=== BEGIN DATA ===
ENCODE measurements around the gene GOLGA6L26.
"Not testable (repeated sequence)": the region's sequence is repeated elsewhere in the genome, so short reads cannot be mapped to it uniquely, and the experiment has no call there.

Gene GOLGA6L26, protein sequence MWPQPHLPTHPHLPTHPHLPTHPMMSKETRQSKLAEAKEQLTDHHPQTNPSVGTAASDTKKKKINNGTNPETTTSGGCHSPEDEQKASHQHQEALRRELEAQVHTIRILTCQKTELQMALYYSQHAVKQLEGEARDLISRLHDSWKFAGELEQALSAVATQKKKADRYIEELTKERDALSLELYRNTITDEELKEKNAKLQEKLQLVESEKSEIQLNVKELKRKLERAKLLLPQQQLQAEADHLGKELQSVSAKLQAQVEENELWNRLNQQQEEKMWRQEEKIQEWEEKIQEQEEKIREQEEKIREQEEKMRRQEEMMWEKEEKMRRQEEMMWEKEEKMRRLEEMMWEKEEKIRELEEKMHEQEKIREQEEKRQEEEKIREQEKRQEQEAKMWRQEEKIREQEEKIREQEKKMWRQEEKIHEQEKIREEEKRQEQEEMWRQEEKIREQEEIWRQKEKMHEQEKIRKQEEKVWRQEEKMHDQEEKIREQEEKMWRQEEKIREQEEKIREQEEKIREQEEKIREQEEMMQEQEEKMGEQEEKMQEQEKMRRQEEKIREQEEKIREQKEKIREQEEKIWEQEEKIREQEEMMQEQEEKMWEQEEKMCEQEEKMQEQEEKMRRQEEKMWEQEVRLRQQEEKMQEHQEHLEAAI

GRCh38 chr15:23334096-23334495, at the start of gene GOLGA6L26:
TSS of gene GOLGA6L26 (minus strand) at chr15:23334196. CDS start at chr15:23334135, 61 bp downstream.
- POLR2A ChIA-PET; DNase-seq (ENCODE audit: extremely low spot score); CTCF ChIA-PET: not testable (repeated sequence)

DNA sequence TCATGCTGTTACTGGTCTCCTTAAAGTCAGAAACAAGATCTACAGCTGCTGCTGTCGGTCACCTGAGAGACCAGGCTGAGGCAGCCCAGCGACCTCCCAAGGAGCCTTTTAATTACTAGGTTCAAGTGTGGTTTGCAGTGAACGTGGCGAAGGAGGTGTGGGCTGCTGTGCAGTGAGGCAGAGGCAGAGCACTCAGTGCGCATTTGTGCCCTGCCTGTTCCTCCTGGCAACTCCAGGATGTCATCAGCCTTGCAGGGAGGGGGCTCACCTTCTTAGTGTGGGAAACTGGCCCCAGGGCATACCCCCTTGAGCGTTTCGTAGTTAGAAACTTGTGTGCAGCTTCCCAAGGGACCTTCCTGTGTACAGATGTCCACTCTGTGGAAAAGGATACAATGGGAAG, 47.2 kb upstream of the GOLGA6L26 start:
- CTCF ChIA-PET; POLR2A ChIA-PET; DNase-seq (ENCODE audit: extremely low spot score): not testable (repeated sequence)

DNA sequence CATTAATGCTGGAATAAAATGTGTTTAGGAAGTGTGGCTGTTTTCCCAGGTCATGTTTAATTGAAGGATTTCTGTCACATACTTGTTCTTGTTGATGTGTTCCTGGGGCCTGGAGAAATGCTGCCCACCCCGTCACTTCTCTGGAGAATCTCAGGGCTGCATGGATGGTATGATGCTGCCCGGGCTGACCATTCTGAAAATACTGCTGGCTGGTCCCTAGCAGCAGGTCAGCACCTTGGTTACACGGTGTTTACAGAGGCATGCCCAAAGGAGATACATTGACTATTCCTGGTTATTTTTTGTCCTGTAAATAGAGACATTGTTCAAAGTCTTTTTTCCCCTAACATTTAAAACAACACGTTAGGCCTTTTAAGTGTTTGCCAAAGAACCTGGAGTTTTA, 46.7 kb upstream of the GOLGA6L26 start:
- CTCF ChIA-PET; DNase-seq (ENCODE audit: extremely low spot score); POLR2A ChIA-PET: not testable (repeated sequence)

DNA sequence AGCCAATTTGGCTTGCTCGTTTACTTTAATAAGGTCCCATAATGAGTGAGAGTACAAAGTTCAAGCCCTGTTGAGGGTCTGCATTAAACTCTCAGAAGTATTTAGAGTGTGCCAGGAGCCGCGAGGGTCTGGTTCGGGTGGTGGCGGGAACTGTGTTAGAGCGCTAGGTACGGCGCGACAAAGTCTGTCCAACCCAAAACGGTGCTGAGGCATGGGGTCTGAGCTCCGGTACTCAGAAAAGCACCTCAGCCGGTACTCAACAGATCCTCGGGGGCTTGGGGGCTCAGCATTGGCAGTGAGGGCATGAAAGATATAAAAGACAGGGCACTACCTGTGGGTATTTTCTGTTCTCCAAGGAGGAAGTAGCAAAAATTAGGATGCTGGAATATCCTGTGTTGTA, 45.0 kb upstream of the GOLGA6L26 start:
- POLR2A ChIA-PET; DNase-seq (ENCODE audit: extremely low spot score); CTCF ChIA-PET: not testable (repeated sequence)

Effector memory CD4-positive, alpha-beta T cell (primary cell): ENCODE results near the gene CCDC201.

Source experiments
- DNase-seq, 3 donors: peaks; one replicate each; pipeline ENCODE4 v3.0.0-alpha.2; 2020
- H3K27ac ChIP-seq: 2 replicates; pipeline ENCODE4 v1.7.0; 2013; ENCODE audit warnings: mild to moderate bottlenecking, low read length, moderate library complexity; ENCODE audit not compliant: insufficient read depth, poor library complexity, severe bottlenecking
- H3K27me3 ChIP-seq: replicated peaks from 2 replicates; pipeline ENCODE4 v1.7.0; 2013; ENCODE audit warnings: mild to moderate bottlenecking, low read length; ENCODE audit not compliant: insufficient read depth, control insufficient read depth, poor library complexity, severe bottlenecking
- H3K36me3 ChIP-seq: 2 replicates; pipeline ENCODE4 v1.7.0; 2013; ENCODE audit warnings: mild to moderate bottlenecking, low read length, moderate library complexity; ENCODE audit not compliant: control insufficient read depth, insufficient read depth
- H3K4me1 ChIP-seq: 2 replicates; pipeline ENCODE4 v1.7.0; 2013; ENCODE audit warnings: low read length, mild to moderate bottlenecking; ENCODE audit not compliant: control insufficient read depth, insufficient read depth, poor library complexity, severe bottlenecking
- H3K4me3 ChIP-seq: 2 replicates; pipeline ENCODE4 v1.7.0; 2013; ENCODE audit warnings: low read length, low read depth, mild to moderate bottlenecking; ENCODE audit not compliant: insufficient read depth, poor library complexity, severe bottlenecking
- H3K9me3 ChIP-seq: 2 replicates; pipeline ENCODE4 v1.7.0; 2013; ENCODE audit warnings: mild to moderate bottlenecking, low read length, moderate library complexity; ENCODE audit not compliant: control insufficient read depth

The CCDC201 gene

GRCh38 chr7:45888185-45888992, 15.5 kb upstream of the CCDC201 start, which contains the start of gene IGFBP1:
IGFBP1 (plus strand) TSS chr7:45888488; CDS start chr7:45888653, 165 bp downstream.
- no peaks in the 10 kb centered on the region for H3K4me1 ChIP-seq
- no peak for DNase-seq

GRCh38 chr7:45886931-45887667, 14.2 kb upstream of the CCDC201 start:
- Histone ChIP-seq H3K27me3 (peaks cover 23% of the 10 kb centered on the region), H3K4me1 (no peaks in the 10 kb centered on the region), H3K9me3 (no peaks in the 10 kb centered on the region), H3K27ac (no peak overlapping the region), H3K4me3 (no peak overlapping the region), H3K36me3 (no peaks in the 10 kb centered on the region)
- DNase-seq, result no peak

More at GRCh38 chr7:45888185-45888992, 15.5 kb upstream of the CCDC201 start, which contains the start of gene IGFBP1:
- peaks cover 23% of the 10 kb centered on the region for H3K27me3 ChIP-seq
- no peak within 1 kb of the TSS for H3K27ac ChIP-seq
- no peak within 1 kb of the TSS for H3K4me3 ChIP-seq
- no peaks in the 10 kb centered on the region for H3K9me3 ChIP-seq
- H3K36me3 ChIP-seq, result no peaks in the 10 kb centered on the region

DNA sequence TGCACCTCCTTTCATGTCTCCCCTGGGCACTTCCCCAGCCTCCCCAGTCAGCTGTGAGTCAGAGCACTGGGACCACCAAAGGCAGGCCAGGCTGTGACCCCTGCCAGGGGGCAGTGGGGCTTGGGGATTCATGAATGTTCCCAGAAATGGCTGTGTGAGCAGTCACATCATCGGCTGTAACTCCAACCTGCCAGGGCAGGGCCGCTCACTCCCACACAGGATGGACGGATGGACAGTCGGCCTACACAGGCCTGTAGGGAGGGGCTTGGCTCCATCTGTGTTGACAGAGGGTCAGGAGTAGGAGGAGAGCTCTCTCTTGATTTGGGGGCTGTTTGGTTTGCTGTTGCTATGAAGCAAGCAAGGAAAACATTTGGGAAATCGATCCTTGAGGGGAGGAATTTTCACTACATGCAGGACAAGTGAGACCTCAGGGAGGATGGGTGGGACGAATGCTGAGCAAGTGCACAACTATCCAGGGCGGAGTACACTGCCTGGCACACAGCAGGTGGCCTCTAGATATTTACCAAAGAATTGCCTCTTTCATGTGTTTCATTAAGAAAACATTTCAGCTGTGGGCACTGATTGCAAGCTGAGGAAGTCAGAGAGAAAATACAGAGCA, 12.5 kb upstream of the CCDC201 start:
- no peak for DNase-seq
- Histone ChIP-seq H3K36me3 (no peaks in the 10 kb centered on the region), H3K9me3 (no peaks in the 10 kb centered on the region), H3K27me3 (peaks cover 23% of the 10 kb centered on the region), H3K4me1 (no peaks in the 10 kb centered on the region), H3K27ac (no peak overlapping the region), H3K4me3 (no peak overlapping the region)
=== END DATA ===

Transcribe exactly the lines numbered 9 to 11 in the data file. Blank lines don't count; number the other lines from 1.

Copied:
DNA sequence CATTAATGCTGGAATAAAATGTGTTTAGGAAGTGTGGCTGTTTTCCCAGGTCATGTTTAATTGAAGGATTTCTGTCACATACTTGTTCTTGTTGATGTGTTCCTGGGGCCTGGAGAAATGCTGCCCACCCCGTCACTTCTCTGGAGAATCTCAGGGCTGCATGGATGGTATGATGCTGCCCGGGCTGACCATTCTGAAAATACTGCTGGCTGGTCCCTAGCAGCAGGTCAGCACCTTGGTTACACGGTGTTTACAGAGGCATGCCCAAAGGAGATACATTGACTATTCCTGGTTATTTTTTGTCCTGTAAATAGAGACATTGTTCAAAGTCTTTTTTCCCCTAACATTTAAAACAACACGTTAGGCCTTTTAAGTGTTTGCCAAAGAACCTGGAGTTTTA, 46.7 kb upstream of the GOLGA6L26 start:
- CTCF ChIA-PET; DNase-seq (ENCODE audit: extremely low spot score); POLR2A ChIA-PET: not testable (repeated sequence)

DNA sequence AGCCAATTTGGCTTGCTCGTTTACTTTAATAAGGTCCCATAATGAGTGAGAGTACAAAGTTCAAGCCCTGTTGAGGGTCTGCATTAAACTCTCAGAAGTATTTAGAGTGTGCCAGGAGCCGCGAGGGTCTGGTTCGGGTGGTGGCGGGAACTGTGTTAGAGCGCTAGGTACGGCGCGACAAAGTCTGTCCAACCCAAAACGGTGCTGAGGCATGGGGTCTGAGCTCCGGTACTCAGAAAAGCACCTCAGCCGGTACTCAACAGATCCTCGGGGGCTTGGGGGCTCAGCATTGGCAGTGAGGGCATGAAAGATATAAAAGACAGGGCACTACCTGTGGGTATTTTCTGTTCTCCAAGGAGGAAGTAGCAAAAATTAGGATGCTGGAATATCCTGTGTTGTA, 45.0 kb upstream of the GOLGA6L26 start: